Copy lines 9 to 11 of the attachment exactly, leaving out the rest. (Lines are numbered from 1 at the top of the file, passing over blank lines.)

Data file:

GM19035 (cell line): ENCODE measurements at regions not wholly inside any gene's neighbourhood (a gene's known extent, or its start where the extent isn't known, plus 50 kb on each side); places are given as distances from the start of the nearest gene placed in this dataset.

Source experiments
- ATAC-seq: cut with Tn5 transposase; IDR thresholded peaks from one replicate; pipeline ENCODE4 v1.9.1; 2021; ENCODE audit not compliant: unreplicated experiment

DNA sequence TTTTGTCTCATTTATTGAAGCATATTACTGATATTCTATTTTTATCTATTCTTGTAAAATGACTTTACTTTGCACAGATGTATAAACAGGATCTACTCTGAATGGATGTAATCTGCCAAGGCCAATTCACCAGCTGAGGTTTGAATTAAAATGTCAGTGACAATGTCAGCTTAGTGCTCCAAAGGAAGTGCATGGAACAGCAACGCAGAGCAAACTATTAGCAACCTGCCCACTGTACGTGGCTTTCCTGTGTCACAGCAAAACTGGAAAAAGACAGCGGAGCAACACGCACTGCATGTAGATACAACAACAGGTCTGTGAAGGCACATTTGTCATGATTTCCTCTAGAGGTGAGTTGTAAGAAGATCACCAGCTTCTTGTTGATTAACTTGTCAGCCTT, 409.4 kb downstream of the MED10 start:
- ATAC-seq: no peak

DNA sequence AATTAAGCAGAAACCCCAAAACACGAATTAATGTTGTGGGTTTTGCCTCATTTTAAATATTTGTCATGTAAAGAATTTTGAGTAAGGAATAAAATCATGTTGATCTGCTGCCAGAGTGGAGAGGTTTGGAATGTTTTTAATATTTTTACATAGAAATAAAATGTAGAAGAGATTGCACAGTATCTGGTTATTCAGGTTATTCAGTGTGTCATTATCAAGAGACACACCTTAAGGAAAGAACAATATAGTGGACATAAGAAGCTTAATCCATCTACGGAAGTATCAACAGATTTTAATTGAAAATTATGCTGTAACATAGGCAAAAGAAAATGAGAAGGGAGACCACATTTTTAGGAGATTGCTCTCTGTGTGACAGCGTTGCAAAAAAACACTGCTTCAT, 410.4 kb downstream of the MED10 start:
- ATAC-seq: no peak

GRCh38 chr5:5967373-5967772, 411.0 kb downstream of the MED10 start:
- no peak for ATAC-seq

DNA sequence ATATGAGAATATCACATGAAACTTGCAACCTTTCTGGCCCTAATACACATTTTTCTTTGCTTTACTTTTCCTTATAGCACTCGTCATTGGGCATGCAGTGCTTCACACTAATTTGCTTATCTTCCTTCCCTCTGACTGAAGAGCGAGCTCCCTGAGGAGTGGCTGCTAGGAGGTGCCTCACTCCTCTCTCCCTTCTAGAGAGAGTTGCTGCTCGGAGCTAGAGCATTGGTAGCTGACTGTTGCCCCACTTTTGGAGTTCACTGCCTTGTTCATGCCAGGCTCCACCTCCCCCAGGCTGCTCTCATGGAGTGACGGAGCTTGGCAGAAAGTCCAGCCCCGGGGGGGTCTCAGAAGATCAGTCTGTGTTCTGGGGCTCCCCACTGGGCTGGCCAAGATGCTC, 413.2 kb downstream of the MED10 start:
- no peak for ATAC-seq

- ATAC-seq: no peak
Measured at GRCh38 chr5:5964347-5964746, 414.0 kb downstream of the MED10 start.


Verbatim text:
- no peak for ATAC-seq

DNA sequence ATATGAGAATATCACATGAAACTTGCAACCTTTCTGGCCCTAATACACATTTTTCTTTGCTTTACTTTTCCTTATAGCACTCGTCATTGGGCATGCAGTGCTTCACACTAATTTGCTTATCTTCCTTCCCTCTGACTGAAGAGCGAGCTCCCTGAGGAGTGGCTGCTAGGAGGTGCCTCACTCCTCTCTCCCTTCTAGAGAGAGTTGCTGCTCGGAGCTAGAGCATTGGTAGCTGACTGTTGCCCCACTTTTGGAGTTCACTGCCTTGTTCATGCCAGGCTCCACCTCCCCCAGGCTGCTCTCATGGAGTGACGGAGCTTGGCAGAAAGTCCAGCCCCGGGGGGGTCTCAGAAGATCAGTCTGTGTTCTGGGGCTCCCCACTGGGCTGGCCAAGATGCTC, 413.2 kb downstream of the MED10 start:
- no peak for ATAC-seq